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    $\begingroup$ It follows that for each subset of the primes, there is a countable model of $PA$ with an element divisible by precisely these primes. Since any countable model only has countably many elements, each model "uses up" at most countably many subsets of the primes. If there were $\kappa < |\mathbb{R}|$ countable models of $PA$, we would use up at most $\kappa \cdot \aleph_0 = \kappa<|\mathbb{R}|$ subsets of the primes, so there must be $\geq |\mathbb{R}|$ countable models of $PA$. (continued) $\endgroup$ – Jason DeVito Dec 13 '12 at 2:53
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    $\begingroup$ To get the reverse inequality, note that since your model is countable, you can assume wlog the underlying set is $\mathbb{N}$ and the sucessor function $S:\mathbb{N}\rightarrow \mathbb{N}$ is something weird. There are only $|\mathbb{N}|^{\mathbb{N}|} \leq (2^{|\mathbb{N}|})^{|\mathbb{N}|} = 2^{|\mathbb{N}|} = |\mathbb{R}|$ such functions, so there must be $\leq |\mathbb{R}|$ countable models of $PA$. $\endgroup$ – Jason DeVito Dec 13 '12 at 2:56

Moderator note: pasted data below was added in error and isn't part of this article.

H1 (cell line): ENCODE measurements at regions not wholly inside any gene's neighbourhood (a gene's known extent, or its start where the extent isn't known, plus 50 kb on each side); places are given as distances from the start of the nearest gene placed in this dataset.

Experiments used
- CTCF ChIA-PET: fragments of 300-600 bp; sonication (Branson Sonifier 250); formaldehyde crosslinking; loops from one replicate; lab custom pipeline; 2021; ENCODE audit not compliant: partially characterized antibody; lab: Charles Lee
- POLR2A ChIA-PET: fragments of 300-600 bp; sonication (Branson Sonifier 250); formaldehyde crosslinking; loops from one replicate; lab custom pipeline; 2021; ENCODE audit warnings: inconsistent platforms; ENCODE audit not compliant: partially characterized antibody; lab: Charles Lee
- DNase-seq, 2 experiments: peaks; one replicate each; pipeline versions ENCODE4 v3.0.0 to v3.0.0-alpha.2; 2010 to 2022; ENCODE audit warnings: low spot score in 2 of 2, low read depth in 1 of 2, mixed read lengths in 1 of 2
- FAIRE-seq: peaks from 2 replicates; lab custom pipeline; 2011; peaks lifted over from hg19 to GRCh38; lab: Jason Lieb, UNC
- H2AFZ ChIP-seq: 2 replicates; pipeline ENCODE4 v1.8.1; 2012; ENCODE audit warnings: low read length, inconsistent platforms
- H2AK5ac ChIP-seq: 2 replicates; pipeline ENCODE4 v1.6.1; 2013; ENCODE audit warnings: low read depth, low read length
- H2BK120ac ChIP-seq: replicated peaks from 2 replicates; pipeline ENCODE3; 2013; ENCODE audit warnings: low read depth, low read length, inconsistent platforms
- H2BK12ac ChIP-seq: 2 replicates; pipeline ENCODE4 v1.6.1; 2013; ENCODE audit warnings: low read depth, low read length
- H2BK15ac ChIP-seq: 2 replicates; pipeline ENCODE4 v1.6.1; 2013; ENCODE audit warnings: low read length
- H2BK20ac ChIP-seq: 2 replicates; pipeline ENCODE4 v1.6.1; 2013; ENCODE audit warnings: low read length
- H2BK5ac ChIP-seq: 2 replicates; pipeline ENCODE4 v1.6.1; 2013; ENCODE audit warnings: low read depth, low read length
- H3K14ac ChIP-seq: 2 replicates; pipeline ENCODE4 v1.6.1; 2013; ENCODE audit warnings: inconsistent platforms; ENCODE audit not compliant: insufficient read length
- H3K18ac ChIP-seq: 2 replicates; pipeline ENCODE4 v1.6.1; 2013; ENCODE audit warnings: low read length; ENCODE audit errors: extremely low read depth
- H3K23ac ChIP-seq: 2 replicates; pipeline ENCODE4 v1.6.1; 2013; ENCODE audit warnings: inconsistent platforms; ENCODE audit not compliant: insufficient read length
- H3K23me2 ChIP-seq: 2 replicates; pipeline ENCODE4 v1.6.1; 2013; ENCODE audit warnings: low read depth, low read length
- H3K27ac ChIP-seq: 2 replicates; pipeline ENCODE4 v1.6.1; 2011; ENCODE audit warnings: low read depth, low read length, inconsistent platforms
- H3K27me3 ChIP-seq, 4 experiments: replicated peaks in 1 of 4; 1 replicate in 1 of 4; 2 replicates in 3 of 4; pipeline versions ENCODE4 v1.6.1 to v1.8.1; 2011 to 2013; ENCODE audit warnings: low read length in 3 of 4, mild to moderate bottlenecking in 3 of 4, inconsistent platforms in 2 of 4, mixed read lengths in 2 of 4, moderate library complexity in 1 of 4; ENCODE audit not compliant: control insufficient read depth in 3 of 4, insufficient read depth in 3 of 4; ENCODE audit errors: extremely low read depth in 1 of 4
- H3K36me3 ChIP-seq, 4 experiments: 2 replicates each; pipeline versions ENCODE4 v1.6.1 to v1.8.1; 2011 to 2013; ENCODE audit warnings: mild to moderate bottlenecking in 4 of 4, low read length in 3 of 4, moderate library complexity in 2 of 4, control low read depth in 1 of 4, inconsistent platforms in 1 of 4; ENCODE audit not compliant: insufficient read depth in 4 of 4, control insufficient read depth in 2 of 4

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    $\begingroup$ $2^\omega$ is in bijective correspondence with $\mathbb{R}$ regardless of whether or not $CH$ (or even $GCH$) or even $AC$ holds (though I used $AC$ all over the place in other areas). As far as the elementarily equivalent part is concerned, I left this out in my argument in the comments, but you don't just take $PA$ and the $\psi$ sentences, but also the whole theory of $\mathbb{N}$. $\endgroup$ – Jason DeVito Dec 13 '12 at 4:19
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    $\begingroup$ @Isaac: Glad I could retroactively help ;-). I'm somewhat tempted to edit the answer to a) fix typos b) actually tex it and c) add the argument for the number of models of $PA$, but I think I'll pass unless someone asks for it. $\endgroup$ – Jason DeVito Feb 18 '13 at 18:21

Take a look at the Wikipedia article on Real closed fields. Briefly, they are fields that are first-order equivalent to the field of the real numbers. An example is the field of real numbers that are roots of polynomials with rational coefficients. That's pretty much all I know about them, though.